I’ve been writing about parenting for a while now, so being asked to write advice for new dads is something I’ve gotten used to. The thing is, I honestly don’t feel like I should be speaking for all the fathers. In fact, if you ask some of my Internet trolls, no one should be taking advice from me, ever.
But I suppose that’s a different matter all together. And sure, I have some advice for new dads. My most tried and true is this little nugget: make love a verb. You can love someone all day, but until you turn it into action, they won’t know about it.
With a new baby, love looks like taking as much paternity leave as you can so you can connect with the baby, and support the new mom. It looks like finding ways to help, even simple ones. It means really looking at ways to pitch in, even when the mother of your child doesn’t ask for it. It looks like being present, and involved, and supportive.
But the thing is, while I know this is good advice, I’m still figuring out this parenting gig. It’s a learning process, and one of the best things any father can do is learn from mothers, right? (Nod your head, guys. It’s true). So instead of dishing out advice from a dad’s perspective, I decided to ask other moms what they want and need.
1. “Take the picture. Moms are always taking pictures of the kids with dad or of the kids. Let her be in a few so she has some memories with the kids too that aren’t selfies. Just catch her in a moment with the kids and take the picture.”
2. “Don’t wait for mom to ask for help. Change the diaper while she sleeps. Throw those clothes in the washer. Snuggle the baby while your wife/girlfriend takes a shower.”
3. “If your wife/mother of your children is going out and you’re staying home, don’t say you’re ‘stuck babysitting.’ When they’re your own kids, it’s not babysitting… it’s being a parent. It’s not any more special than when the mom does it and you don’t deserve special praise for taking care of your own children.”
4. “Everyone is tired. Don’t make it into a competition. If you aren’t comfortable helping with the baby, find ways to help around the house. There is nothing sexier than a good dad.”
5. “When our girl was young and my husband was going back to work, he started packing me a lunch when he made his. It meant he knew I’d easily be able to have a decent lunch and not snack on junk, and it was always something I could prepare one-handed if baby was fussy and I couldn’t put her down. Just knowing he’d left a simple sandwich helped ease some of my load.”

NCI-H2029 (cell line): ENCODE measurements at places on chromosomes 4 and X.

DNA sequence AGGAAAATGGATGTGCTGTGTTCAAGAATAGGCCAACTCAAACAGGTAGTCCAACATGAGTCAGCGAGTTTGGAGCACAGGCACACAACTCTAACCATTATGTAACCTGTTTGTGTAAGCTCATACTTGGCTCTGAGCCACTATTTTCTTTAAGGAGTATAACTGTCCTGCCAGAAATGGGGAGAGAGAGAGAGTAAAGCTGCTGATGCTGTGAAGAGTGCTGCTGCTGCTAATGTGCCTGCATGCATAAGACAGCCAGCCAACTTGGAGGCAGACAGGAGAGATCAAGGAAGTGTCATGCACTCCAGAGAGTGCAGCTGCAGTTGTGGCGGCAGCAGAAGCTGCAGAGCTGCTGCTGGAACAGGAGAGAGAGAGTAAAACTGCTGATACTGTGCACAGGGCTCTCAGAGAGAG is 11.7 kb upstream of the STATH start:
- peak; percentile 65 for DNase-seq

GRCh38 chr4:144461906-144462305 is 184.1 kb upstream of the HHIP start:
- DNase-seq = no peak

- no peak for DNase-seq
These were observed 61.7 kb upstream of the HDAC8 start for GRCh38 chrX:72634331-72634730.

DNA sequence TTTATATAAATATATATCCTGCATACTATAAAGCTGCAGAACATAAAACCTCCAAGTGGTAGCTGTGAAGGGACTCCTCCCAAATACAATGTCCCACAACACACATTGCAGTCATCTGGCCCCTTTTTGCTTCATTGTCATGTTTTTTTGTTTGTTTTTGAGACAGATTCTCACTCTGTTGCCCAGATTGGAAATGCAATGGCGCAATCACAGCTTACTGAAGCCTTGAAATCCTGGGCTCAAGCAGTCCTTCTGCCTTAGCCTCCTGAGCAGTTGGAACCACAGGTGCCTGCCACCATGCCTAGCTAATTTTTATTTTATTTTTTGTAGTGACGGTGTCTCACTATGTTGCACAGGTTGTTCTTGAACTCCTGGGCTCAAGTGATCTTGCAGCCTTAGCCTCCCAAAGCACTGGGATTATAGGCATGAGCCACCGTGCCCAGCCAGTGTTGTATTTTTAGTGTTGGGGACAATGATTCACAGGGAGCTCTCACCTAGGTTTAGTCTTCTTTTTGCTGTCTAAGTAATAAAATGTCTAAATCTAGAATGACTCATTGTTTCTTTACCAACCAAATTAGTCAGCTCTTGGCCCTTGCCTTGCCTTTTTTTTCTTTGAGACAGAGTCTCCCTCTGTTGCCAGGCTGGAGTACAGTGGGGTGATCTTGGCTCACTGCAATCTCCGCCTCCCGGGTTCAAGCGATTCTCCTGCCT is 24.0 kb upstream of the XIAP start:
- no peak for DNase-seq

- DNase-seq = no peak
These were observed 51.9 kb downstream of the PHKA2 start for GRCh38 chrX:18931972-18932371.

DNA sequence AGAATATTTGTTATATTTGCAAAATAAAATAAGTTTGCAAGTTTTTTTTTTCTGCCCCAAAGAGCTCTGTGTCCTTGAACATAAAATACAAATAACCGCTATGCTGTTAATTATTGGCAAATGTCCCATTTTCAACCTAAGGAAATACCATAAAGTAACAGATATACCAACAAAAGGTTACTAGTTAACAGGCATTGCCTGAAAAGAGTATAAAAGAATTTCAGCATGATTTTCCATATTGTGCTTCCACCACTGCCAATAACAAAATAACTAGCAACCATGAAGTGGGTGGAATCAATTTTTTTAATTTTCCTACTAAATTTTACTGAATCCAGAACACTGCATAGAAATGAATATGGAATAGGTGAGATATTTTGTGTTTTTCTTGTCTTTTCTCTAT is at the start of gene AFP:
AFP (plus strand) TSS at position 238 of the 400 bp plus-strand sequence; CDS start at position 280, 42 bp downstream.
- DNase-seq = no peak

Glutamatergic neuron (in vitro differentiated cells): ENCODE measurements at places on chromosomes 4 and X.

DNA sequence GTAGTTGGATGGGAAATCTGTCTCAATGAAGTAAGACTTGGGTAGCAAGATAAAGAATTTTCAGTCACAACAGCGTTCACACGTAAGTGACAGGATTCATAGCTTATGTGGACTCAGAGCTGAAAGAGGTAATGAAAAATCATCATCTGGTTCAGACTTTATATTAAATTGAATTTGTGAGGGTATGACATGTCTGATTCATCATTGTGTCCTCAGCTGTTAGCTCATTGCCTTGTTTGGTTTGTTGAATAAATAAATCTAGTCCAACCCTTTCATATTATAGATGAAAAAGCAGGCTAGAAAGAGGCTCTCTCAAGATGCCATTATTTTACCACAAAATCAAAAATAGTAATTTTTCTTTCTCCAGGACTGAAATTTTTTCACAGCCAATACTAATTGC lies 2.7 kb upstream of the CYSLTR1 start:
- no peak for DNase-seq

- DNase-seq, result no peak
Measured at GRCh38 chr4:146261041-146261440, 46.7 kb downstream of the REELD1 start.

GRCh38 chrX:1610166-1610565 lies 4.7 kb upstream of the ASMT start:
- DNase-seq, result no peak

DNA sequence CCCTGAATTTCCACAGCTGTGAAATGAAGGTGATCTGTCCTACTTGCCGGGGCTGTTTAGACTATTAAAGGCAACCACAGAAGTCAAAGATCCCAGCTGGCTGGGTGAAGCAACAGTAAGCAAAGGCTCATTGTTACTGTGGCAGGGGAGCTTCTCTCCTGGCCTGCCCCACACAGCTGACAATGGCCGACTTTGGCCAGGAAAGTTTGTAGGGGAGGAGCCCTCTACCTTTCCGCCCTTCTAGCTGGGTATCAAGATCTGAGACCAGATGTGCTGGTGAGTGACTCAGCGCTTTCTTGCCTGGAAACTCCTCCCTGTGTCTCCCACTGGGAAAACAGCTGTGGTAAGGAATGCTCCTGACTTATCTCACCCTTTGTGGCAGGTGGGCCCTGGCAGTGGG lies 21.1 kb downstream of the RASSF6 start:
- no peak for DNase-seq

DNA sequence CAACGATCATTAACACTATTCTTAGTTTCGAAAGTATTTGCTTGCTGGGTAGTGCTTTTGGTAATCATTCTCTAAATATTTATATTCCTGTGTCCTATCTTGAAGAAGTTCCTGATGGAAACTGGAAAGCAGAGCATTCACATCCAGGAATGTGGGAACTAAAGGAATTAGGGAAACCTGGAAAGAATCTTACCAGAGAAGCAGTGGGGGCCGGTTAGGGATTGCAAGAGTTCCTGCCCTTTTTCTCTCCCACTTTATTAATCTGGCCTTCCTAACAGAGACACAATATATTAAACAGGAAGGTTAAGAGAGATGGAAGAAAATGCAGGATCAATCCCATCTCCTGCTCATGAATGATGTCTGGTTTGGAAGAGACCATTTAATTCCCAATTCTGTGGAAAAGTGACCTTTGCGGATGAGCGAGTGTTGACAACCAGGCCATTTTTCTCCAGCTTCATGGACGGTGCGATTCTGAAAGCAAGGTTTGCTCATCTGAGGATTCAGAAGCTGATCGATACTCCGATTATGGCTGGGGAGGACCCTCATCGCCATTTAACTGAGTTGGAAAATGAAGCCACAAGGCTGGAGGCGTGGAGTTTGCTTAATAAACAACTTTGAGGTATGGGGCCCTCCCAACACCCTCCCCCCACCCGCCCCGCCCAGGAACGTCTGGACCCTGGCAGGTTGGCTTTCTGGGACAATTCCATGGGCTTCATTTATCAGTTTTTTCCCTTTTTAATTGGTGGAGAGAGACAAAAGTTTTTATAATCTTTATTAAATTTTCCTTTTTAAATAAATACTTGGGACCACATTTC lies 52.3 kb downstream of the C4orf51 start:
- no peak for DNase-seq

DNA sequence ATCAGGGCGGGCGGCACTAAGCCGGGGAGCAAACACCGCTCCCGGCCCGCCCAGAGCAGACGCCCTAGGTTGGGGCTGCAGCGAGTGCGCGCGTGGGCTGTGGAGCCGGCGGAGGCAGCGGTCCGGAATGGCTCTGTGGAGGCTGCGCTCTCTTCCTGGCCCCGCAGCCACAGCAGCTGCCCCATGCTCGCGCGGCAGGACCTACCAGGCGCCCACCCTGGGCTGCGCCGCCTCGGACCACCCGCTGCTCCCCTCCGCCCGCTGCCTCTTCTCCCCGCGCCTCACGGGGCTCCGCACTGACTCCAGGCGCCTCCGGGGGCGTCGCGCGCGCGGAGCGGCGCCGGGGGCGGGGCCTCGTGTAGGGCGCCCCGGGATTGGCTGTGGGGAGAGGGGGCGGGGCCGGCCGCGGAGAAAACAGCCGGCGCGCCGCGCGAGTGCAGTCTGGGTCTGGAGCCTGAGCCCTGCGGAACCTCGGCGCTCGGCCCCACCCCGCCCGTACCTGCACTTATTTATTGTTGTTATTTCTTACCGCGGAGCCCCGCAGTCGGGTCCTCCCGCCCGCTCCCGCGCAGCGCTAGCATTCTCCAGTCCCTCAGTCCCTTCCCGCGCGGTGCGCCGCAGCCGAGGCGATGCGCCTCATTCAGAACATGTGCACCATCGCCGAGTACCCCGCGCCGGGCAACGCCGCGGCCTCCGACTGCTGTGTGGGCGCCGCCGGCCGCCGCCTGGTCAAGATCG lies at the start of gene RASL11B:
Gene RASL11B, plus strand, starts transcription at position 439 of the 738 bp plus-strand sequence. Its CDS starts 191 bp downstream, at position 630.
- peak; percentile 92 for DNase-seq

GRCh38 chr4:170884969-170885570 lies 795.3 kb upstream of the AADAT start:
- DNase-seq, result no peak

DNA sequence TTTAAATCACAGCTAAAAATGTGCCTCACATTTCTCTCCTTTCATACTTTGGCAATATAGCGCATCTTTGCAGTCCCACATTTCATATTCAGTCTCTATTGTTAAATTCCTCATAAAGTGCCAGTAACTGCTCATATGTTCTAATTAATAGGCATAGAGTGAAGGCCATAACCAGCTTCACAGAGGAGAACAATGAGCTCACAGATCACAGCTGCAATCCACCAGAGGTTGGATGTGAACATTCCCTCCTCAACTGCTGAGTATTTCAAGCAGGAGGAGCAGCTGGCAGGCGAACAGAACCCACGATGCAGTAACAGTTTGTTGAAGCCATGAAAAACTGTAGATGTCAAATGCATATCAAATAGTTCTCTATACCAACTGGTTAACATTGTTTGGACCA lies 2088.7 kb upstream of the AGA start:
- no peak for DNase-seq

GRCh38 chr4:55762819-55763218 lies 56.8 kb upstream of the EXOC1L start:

6. “Most first time moms feel like they have to do everything for their baby. Tell Mom you’re going to take the baby for a while so they can have a break. Don’t wait for her to ask for help. Often times the mom wants help but won’t ask and the dad wants to help but doesn’t want to step on moms toes.”
7. “You are every bit as important and needed as Mom is. You may not feel like it, but you are! Step up. Make dinner, wash clothes, run the sweeper, hug your baby mama, fill her drink, fill her soul, love them both!”
8. “Mom may not want to be touched AT ALL for a while. It happens. It’s normal. And it’s not you.”
9. “Take all of the [family] leave that you can. As strong as the other parent is, you need to be there for them. Don’t spend that time doing projects or going out with friends. Be in the moment.”
10. “Her hormones will be even worse after pregnancy. Don’t expect that to stop the day she give birth. Be understanding, helpful, and supportive.”
I’m going to be honest here: I’d have loved this kind of advice 11 years ago when I first became a father. None of this is too complicated. But the thing is, when you first have a child, everything, even the simplest of things, feels complicated.
So parents about to have a child, take a breath. It’s normal to feel overwhelmed. And new dads, apply this advice. I know for a fact it would have made things much easier for me and for my partner. I honestly feel like I just gave every new dad the answers to the test.
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